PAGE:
The Capital asset pricing model (CAPM) is a very useful model and it is used widely in the industry even though it is based on very strong assumptions. Discuss in the light of recent developments in the area.
Sometimes your best investments are the ones you don't make." This maxim shows the complexity of investing.
In 1963, the finance journal article Capital Asset Prices: A Theory of Market Equilibrium under Conditions of Risk introduced the foundations of the Capital Asset Pricing Model. The CAPM, initially proposed by Sharpe (1964) and Lintner (1965) has provided a simple and compelling theory of asset market pricing through the association of a portfolio investment to a single risk factor (the Beta factor).This theory predicts that the expected return on an asset above the risk-free rate is proportional to the nondiversifiable risk. In this sense the higher the quantity of beta of a security, the higher is the expected return of that asset.
In the years following the publication of the CAPM, and after comparing actual returns with expected returns, several Economists have criticised its simplicity and the reality of its application. Although the CAPM has been the basis for more than one hundred academic papers and has had significant impact on the non-academic financial community, it is still subject to theoretical and empirical criticism. Despite its apparent invalidity, the model is still commonly used by firms as an effective model for calculating cost of capital by explaining higher return in securities with higher betas. This paper will then discuss these implications in light of recent development in the area. First, I will attempt in this paper to explain and discuss the different assumptions of the model. Second, I will discuss the main theories and furthermore, the whole debate surrounding this area especially through the critics of the assumptions.
The financial applications of the CAPM are numerous. Indeed, it is used to value a firms common stock, for capital budgeting, for merger and acquisition analysis and the valuation of warrants and convertible securities. For the CAPM to be valid, William Sharpe made several assumptions for investors in creating market equilibrium. The proponents of the model argue that the capital market operates as if these assumptions were satisfied. The model derives what is the price that any asset must command in order for the investors to be happy to hold the current market portfolio (portfolio of all assets in the economy). In short, the model determines for X amount of market risk this is the expected return.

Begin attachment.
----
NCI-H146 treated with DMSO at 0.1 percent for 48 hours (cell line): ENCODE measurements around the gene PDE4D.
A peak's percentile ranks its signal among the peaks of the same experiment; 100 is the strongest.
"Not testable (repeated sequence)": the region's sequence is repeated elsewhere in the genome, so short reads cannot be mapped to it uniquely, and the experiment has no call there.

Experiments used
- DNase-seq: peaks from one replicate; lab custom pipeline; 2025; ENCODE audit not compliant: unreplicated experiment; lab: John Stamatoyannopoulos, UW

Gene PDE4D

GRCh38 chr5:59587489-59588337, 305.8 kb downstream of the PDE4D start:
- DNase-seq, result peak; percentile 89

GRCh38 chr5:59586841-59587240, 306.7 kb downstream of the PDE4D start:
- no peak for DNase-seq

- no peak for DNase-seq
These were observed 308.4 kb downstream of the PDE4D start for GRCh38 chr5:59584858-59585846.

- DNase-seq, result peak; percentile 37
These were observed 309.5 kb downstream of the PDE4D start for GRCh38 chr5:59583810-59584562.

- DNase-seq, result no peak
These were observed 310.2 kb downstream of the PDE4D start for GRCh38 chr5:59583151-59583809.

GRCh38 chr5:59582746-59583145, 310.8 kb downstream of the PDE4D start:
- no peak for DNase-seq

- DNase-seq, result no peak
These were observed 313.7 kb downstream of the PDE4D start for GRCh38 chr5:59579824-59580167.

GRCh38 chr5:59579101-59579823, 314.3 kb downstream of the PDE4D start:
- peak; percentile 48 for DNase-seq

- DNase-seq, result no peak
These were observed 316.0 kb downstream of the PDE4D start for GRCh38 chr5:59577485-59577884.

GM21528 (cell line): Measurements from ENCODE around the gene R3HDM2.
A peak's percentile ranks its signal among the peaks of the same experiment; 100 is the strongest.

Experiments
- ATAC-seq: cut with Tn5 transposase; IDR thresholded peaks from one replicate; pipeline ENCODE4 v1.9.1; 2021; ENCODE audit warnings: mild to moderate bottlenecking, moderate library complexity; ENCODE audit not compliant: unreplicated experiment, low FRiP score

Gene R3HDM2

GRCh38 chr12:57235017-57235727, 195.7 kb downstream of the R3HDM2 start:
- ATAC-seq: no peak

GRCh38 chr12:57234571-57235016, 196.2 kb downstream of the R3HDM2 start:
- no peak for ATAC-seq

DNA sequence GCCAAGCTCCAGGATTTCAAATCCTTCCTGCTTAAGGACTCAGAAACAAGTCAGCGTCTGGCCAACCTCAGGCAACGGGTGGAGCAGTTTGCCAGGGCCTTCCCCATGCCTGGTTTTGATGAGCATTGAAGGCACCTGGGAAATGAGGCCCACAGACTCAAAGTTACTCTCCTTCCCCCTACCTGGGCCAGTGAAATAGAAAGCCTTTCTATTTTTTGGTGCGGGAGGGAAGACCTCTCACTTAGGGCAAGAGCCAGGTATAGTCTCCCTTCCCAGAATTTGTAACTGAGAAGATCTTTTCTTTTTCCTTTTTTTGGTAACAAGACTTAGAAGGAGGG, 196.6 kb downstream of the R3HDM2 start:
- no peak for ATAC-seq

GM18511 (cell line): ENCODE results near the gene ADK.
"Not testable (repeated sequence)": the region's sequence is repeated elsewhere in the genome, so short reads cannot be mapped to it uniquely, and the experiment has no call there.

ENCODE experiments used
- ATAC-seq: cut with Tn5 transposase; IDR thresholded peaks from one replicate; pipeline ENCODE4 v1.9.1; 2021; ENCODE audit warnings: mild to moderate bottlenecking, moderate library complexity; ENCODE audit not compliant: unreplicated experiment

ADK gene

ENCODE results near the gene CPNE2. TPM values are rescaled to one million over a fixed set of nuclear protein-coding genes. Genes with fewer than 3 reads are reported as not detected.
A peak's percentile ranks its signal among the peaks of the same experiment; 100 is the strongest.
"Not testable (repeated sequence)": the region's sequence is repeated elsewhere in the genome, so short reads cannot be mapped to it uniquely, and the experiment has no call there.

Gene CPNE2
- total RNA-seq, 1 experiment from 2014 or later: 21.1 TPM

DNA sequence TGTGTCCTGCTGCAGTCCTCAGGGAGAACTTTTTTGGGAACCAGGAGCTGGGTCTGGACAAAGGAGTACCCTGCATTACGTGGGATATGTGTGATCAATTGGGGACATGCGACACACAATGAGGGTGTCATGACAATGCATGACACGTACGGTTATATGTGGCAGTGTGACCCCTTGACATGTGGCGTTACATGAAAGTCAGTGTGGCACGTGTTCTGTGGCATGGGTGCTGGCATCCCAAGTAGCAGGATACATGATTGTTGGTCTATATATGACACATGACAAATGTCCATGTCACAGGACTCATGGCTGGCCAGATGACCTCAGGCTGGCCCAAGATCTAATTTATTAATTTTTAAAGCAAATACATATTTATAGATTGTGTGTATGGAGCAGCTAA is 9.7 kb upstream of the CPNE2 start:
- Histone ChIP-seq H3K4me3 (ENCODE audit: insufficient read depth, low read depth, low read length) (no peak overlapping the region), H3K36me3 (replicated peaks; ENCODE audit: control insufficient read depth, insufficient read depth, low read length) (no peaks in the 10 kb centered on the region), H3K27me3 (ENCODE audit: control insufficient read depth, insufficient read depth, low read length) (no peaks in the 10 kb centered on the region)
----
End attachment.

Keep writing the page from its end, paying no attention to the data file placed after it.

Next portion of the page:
Under CAPM, everyone is bearing the same risk in different amounts. Investors hold diversified portfolios and they will require a return for the systematic risk of their portfolios since unsystematic risk has been removed and can be ignored. An investor will then rank a portfolio according to a utility function which depends on this portfolios expected rate of return. Since everybody holds the same portfolio of risky assets; it is ordinary that everybody is exactly happy to buy the market portfolio (the portfolio of all assets that are being offered on the market).
Moreover, it is possible to diversify part of the risk through the purchase of many different assets. The riskiness of a stock is not essentially related to the variability of its return. The variability would be the appropriate measure if one investor is putting all his money in a single asset. In reality, it is possible to diversify part of the risk through the purchase of many different assets.Indeed, through diversification, it is possible to eliminate the risk that is unique to individual stocks but not the risk that the marke